I'm hoping my friends and regular readers can perhaps help me do a good job on the story I am planning as a result of this trip. Tell me what you want to know, what you need to know and what I should look for while I am there. I'll do fine on the non gaming end, checking out the spa, the restaurants and the gift shops  as my friends gambling.  But I need a little help from my friends for the rest of it.

Friday, July 5, 2013

Step into a Kentucky distillery for look at bourbon making

Barrels of aging bourbon can be seen through the windows of the the 1881 Warehouse C at Buffalo Trace Distillery. The barrels are rotated from the bottom  to the top of the building so each gets a chance to absorb the hot humid Kentucky conditions which caused the bourbon to soak into the charred interiors of the oak barrels.

 Buffalo Trace Distillery, in business more than 200 years, was the favorite distillery visited by Dr. Emil Paganini on his Bourbon Trail Tour of Kentucky with a group of other men. You’ll read about him in a story I’ve written for Monday’s paper.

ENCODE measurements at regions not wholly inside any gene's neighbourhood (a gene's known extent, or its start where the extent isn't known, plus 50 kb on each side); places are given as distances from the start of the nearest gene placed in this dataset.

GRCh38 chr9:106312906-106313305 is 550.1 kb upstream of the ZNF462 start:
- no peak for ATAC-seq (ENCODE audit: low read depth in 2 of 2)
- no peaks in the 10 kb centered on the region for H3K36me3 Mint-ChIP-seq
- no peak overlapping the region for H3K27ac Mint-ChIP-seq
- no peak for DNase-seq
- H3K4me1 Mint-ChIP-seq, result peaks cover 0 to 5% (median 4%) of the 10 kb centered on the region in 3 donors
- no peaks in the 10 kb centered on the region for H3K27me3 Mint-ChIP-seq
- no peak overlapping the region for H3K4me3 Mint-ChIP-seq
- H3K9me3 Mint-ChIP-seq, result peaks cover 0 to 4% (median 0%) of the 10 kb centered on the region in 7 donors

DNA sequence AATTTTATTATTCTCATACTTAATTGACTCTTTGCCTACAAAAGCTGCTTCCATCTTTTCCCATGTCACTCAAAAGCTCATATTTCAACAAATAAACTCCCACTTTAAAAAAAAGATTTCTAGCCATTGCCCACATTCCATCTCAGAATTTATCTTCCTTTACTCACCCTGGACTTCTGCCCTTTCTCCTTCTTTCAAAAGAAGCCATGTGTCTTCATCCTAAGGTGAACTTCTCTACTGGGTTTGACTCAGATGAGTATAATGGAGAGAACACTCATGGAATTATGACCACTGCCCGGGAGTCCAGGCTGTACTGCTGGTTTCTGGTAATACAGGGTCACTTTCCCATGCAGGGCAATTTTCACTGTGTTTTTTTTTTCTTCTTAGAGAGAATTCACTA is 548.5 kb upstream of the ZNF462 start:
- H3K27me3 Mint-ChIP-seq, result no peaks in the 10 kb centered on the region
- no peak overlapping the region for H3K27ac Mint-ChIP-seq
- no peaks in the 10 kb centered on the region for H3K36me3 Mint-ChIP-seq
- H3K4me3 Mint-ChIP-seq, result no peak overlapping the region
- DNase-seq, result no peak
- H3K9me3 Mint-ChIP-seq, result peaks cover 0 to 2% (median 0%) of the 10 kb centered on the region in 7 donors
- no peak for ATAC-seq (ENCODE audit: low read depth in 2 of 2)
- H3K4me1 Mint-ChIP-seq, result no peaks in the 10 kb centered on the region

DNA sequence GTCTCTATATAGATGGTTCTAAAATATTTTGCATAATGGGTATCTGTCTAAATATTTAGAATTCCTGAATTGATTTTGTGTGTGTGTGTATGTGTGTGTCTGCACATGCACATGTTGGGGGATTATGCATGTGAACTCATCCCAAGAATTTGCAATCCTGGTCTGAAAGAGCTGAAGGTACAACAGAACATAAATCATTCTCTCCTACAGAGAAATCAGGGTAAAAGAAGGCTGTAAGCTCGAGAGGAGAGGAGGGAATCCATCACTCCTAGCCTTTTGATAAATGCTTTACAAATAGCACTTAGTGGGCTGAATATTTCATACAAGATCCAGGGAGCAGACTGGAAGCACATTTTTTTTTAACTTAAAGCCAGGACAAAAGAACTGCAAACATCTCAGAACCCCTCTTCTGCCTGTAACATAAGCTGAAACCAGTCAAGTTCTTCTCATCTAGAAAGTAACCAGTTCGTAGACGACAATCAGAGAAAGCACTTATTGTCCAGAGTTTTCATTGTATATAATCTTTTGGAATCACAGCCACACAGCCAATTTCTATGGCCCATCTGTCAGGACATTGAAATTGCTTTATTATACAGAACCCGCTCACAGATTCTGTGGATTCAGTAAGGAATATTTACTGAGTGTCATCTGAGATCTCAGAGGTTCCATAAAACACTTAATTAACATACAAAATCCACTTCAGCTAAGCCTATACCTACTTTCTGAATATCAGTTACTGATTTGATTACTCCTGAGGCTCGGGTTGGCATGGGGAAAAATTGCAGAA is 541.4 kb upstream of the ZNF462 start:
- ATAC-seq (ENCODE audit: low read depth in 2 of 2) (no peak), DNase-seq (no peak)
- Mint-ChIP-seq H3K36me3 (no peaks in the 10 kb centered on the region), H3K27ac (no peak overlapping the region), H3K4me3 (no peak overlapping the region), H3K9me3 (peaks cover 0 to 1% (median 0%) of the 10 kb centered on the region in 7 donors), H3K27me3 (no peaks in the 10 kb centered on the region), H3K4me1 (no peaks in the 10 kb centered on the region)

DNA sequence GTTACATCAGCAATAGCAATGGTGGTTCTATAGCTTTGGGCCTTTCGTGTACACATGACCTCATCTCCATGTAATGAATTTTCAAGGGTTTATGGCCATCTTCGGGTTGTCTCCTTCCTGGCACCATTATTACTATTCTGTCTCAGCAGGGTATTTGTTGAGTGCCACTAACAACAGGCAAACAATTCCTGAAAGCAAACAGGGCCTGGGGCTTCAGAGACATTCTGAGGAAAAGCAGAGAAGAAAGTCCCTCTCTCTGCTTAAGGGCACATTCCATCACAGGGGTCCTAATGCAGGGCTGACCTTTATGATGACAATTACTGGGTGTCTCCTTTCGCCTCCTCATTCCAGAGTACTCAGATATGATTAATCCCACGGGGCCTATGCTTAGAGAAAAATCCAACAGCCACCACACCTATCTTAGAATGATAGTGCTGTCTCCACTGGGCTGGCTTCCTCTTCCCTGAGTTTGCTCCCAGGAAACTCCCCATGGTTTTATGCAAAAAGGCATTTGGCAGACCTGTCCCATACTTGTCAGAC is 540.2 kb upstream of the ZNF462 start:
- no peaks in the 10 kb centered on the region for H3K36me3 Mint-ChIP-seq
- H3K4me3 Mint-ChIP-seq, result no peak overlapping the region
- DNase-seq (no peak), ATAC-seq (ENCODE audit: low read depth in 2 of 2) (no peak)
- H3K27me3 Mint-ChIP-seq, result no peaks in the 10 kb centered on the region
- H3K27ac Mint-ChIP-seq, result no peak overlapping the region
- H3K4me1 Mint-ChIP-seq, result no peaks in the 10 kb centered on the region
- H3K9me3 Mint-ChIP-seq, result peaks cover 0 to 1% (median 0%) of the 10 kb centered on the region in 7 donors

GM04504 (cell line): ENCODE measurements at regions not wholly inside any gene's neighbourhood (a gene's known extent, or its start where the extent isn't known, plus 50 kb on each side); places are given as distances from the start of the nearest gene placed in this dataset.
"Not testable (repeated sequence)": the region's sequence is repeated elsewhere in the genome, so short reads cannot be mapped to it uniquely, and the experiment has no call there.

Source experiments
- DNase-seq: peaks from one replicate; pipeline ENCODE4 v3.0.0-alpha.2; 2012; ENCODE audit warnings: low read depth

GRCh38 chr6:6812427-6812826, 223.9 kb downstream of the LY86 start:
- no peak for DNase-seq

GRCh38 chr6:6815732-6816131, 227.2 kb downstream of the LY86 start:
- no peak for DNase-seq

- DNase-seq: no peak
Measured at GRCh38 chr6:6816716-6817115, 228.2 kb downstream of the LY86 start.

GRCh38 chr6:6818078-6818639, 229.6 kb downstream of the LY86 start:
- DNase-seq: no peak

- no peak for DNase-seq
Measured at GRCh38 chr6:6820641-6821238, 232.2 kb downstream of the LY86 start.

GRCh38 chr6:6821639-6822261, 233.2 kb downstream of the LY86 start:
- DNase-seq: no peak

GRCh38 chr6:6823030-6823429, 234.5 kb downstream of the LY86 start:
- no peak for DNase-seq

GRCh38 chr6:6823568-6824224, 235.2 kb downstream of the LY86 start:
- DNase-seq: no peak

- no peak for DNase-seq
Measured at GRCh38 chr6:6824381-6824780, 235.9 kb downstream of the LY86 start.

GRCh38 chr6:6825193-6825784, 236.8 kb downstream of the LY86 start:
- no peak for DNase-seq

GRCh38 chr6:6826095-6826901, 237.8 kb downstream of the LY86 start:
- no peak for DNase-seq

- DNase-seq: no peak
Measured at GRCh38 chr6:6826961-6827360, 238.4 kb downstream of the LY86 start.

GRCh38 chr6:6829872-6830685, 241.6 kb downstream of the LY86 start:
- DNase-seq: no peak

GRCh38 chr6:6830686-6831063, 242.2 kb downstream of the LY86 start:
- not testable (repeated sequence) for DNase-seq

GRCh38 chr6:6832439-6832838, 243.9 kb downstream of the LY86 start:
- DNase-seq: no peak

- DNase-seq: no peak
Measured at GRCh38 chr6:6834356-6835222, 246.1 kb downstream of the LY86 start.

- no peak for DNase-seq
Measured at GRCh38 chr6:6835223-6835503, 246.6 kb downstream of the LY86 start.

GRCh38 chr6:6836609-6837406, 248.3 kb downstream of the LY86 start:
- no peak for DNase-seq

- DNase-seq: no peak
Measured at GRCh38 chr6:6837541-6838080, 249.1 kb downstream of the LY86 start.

His curious scientific mind embraced the many things this distillery is doing to craft and improve the bourbons including experiments in bourbons made in a single oak barrel, and collectible bourbons such as Pappy Van Winkle, Eagle Rare and Old Charter. Paganini has acquired some of these for his own bourbon collection.

The September to April distilling season was over when I visited in May, so I wasn’t able to take the behind the scenes hard hat tour that Paganini so enjoyed. He was able to see the microstill where Buffalo Trace’s award winning experimental collection whiskies are made.

But my tour gave me a good overview, and like the others, was free.

All the tours  end with a taste of distillery’s flagship whisky. During my tour I learned that this distiller, which has had other names over the years wasbuilt on this site in 1857,  was one of the few to remain open during Prohibition. It had a license to make medicinal bourbon.

 The distillery has won many awards as Buffalo Trace, which pays tribute to its location in the countryside where it's located.

It takes its name from the  nearby trail made long ago by herds of buffalo heading to the Kentucky River along the edge of the property. Explorers followed on the Trace, which made their walking easier.
Barrels on racks in the warehouse exude the fragrance of evaporating bourbon, called the "angel's share."s